Brian Arthur has been advocating the law of increasing returns as the proper model for economics. Increasing returns does not drive systems toward equilibrium like the flywheel of the steam engine described above does. On the contrary, it makes prediction impossible. This drives classical economists out of their minds because all their beautiful mathematical models are then for naught. All the precision of the Newtonian world is gone. There is no reason for economists to cling to Newtonian physics because they have been superseded by uncertainty (Heisenberg), relativity and by quantum mechanics. The truth is that the economic models proposed by Arthur based on increasing returns describes the real economy much more accurately than the classical models. This, of course, also means that predictions are not possible.

What does all this mean? First of all, complex systems do not need a master mind to function well. Second, even if there is a master mind, he has no way of predicting the future and much less the ability to take preventive action for this unknowable future.

Let's analyze Alan Greenspan and the FED in the light of complex systems. If the above is true, then, at best, Greenspan and the FED are powerless to influence the future because the future will do whatever it wants to do. At worst, Greenspan and the FED are super agents with thousands of times the power of us individual agents and any action they take will be catastrophic because it is so out of proportion with what the system is designed to deal with. On top of that, Greenspan and the FED use the classical model of economics as their guide so it is impossible for them to ever get it right.

In baseball terms that's three strikes! Either they are powerless or they have too much power and in neither case do they really understand what needs to be done. Alan, you're OUT! As I have said before, it's not a case that Alan does not know his economics. He is doing a job that does not need doing and that cannot be done.

Please call your congressman and ask him to close down the FED before they do any more damage.

"Demand creates queues. Supply gets rid of them."

On 4/8/01 11:25:22 AM, venuv wrote:

I am fairly familiar with the work at Santa Fe Institute, and very much so with the work of Melanie Mitchell, John Holland etc. on emergent behavior. Santa Fe Institute's work is very speculative even in predicting orderly phenomena (e.g. how to combat computer attacks using emergent phenomena), let alone the entirely stochastic ones like the economy.

While there are a number of smart people there, nothing could be more disastrous than running this country on the theory of an SFI person. You are better off handing over the country to the Michigan Militia or the Hale Bopp (meteor) crowd.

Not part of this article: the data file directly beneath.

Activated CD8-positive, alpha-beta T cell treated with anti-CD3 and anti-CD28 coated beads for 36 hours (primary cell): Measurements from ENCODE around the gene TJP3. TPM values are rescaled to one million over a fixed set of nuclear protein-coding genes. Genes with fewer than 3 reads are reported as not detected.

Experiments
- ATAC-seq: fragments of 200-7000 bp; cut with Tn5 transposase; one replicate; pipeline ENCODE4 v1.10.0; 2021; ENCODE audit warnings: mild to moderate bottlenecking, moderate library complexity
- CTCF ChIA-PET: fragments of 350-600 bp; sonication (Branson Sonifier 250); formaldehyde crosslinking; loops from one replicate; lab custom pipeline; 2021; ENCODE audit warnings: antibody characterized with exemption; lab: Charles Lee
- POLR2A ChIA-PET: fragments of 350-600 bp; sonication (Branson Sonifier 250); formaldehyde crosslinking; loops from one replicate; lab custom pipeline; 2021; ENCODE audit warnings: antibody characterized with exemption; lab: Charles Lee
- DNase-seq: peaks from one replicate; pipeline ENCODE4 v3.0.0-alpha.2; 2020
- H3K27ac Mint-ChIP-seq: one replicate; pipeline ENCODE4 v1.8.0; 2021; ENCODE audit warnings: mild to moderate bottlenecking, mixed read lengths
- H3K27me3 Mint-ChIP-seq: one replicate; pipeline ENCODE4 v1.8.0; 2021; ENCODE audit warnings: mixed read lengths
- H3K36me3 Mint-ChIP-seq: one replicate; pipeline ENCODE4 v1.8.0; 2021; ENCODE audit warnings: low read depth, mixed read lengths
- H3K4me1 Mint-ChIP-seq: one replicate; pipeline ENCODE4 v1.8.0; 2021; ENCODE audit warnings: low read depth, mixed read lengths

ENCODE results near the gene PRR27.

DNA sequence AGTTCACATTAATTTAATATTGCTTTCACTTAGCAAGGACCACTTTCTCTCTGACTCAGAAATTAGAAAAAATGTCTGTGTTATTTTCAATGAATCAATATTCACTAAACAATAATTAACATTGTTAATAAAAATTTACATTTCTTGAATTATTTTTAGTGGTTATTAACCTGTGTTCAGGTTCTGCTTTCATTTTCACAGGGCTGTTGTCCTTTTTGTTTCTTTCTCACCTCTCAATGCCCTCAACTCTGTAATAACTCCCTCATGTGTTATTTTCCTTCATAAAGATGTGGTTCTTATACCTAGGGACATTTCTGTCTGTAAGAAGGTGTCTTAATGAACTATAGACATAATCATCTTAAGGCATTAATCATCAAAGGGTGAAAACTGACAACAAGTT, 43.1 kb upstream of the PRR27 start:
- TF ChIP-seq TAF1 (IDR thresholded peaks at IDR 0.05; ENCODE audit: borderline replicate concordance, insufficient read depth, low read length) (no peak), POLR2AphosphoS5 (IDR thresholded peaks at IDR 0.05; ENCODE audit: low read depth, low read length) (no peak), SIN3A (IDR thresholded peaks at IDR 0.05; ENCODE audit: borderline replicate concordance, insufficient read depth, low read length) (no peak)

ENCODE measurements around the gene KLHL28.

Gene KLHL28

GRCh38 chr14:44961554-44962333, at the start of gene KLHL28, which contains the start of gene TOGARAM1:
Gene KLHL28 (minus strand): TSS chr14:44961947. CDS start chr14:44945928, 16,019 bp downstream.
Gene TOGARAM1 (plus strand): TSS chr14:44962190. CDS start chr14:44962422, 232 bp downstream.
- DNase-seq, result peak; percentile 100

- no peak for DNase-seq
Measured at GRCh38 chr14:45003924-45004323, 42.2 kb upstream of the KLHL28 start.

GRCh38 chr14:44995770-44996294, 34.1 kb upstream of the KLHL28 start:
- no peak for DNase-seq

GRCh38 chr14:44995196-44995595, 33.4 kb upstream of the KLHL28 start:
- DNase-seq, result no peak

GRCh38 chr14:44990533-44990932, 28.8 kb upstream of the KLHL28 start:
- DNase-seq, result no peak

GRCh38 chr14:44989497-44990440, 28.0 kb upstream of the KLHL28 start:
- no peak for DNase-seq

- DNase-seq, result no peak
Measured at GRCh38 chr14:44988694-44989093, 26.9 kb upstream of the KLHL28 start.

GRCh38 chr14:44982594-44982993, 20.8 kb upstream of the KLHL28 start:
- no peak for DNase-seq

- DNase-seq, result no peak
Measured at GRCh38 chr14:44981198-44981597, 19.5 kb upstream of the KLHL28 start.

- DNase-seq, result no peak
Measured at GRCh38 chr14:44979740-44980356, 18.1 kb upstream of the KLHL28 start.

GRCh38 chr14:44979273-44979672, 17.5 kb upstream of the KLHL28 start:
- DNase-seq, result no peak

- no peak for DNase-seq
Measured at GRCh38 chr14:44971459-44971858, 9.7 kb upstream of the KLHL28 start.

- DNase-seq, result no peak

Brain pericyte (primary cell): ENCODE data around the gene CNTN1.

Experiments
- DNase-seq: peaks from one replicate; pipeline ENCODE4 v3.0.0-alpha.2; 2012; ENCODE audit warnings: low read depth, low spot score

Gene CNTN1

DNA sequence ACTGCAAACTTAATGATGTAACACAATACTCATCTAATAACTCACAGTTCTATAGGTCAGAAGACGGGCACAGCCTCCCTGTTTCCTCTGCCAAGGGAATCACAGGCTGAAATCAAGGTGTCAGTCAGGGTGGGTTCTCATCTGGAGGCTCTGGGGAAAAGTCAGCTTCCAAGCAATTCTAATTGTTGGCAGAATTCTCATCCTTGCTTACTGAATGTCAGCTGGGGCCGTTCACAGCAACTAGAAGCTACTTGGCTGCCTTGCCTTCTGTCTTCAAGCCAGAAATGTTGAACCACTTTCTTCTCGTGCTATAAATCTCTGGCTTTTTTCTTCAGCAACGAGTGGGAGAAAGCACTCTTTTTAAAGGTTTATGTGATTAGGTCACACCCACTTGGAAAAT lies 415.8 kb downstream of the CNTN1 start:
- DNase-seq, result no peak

As for John Reed, there are a number of normal people who do goofy "fun" things when they retire. Lew Platt (ex-CEO of HP) is now CEO of a winery. I don't waste much time explaining their mental meanderings.

On 4/8/01 1:35:08 PM, Denny wrote:

As for John Reed, there are a number of normal people who do goofy "fun" things when they retire.

Be that as it may, Citibank started funding the SFI in the late 80s when Reed was most definitively UNretired as chairman of Citibank. Brian Arthur is Citibank Professor at the Santa Fe Institute which leads me to believe that Citibank continues to fund the place.


Brian Arthur is also a Coopers & Lybrand Fellow, and he was the Dean and Virginia Morrison Professor of Population Studies and Professor of Human Biology at Stanford, 1983-1996. It would seem to me that Stanford, Coopers and Citigroup are slightly more respectable than the "Michigan Militia or the Hale Bopp (meteor) crowd."

But I am not advocating giving control to SFI. Quite the contrary, I am advocating the removal of controls. I am advocating the return to laissez faire, laissez passer of a past golden age. It was clearly the lack of controls that allowed them to flourish. One of the reasons the Soviet Union disappeared was their crummy centrally controlled economy. The FED is nothing more than the western equivalent of Soviet Central Planning and it is producing equally disastrous results. This is not a moral issue of bad communist vs. good capitalists. It is an issue of the evil of central planning which is nothing more than a monkey wrench in the gears. The Santa Fe Institute is not supposed to replace the FED. It is spawning the intellectual basis for closing down the FED.

"Demand creates queues. Supply gets rid of them."